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Journal of Applied Oral Science

Print version ISSN 1678-7757On-line version ISSN 1678-7765

J. Appl. Oral Sci. vol.25 no.2 Bauru Mar./Apr. 2017

http://dx.doi.org/10.1590/1678-77572015-0187 

Original articles

Effects of hyaluronic acid on bleeding following third molar extraction

Gokhan GOCMEN1 

Sertac AKTOP1 

Burcin TÜZÜNER2 

Bahar GOKER3 

Aysen YARAT2 

1Marmara University, Faculty of Dentistry, Department of Oral and Maxillofacial Surgery, İstanbul, Turkey.

2Marmara University, Faculty of Dentistry, Department of Biochemistry, Istanbul, Turkey.

3Marmara University, Faculty of Pharmacy, Department of Biochemistry, Istanbul, Turkey.

Abstract

Objective

To explore the effects of hyaluronic acid (HA) on bleeding and associated outcomes after third molar extraction.

Methods

Forty patients who had undergone molar extraction were randomly divided into two groups; 0.8% (w/v) HA was applied to the HA group (n=20) whereas a control group (n=20) was not treated. Salivary and gingival tissue factor (TF) levels, bleeding time, maximum interincisal opening (MIO), pain scored on a visual analog scale (VAS), and the swelling extent were compared between the two groups.

Results

HA did not significantly affect gingival TF levels. Salivary TF levels increased significantly 1 week after HA application but not in the control group. Neither the VAS pain level nor MIO differed significantly between the two groups. The swelling extent on day 3 and the bleeding time were greater in the HA group than in the control group.

Conclusions

Local injection of HA at 0.8% prolonged the bleeding time, and increased hemorrhage and swelling in the early postoperative period after third molar extractions.

Key words: Hyaluronic acid; Bleeding; Extraction

Introduction

Hyaluronic acid (HA) exerts an anti-inflammatory effect during oral wound-healing, and is commonly applied after tooth extraction. Generally, previous studies about the subject have focused on tissue inflammatory responses after extrinsic HA application. It has been hypothesized that HA of appropriate consistency increases cell motility1,13.

Tissue factor (TF) is best known as the primary cellular initiator of blood coagulation. TF levels vary as the need for hemostatic protection changes4,10. The initial effect of HA on tissue hemostasis may reflect changes in tissue TF levels. The bleeding time may also be an objective measure of HA activity. Swelling, pain scored on a visual analog scale (VAS), and maximum inter-incisal opening (MIO) may also reflect the hemorrhage extent.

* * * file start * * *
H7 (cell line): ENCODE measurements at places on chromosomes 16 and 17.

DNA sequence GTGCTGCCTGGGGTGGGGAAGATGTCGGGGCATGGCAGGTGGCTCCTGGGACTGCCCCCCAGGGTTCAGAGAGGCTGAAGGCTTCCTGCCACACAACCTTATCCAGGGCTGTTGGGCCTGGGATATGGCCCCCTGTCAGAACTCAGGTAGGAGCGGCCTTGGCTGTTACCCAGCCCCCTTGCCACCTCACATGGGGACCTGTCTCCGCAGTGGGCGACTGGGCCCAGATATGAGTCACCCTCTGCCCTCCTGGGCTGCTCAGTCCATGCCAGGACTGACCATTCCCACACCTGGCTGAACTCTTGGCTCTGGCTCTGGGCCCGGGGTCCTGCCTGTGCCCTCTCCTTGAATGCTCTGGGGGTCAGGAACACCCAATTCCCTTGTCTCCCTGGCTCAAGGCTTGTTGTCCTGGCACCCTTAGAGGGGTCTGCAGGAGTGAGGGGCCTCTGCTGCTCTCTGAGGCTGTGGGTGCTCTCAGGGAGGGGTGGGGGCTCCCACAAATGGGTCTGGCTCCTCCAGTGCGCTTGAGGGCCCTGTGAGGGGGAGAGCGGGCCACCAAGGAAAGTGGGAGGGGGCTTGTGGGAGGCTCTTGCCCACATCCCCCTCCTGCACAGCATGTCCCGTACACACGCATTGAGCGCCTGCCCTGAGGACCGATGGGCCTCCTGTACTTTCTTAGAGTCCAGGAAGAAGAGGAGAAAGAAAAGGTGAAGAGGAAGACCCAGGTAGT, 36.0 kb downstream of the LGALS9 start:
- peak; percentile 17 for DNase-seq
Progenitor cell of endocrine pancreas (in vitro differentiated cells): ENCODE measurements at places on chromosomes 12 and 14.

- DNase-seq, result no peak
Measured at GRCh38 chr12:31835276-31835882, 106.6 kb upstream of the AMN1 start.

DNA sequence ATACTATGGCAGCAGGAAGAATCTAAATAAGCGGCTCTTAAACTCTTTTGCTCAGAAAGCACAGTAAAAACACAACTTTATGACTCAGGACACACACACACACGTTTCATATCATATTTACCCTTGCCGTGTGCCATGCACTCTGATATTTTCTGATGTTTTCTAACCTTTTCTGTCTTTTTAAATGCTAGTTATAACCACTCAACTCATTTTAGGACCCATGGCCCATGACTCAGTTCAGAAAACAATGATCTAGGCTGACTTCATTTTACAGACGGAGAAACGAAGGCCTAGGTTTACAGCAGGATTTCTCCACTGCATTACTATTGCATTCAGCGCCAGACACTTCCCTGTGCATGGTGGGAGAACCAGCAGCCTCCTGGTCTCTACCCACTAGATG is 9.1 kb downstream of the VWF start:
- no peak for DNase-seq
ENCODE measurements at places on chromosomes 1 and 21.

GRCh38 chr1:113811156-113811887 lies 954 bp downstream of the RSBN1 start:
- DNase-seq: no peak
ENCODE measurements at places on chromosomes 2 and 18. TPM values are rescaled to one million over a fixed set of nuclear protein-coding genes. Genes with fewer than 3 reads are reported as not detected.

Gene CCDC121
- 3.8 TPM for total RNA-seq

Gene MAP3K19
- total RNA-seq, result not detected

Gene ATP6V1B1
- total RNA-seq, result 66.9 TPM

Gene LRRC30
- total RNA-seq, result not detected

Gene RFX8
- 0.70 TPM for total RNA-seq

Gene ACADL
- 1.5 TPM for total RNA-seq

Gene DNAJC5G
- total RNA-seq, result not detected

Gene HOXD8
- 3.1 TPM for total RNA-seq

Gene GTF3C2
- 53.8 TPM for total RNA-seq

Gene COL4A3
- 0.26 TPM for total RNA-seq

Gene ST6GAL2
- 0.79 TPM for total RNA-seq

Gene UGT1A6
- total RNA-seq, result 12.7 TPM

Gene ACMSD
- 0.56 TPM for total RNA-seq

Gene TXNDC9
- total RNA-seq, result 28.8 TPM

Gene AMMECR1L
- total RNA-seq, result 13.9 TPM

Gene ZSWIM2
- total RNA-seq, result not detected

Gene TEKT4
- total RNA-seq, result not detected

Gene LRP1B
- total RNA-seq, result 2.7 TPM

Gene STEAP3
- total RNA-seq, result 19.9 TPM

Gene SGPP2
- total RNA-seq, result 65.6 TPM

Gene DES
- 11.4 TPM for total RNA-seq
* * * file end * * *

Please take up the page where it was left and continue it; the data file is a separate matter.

The anti-inflammatory efficacy of HA, and the positive outcomes of HA treatment, may cause researchers to overlook potential side effects. Considering its probable efficiency on overall healing process, hemostatic effects of HA should also be considered. Our hypothesis was that HA might modulate hemostasis and bleeding. Additionally its therapeutic effect and relationship with side effects can also compromise its use in surgical procedures. The purpose of this study was to measure the ability of high-molecular weight HA to induce hemostasis after mandibular third molar (M3) extraction. The primary measures were the TF level and bleeding extent; the VAS pain score, MIO, and swelling extent served as secondary clinical measures.

Materials and methods

Patients and Methods:

An a priori power calculation indicated that a sample size of 18 patients was required for each group. This comparative, prospective randomized study included 40 patients treated in the Department of Oral and Maxillofacial Surgery, at the Faculty of Dentistry, Marmara University, Istanbul, Turkey. Approval was obtained from the appropriate Ethics Committee (approval no. 2011-1). Written informed consent was obtained from all patients. Eligibility criteria to participate in the study required patients to have vertical half-impacted M3 without bony retention, to be non-smoker and classified as ASA I according to the guidelines of the American Society of Anesthesiology. Exclusion criteria included the use of any antibiotic or anti-inflammatory medication within the 2 weeks prior to surgery, and/or any pathological or inflammatory condition in the impacted tooth area (n: 65). Additionally, after submission to the surgery, if the extraction was traumatic, patients were excluded from the study – i.e., the tooth may require or underwent separation, fracture during extraction, removal surrounding bony support or full thickness mucoperiosteal flap elevation, and/or total extraction time (time passed during local anesthetic administration and anesthesia onset were excluded, only extraction period was accounted from start to end) took more than 30 minutes. Both groups contained elective patients who had undergone unilateral mandibular M3 extraction (Figure 1).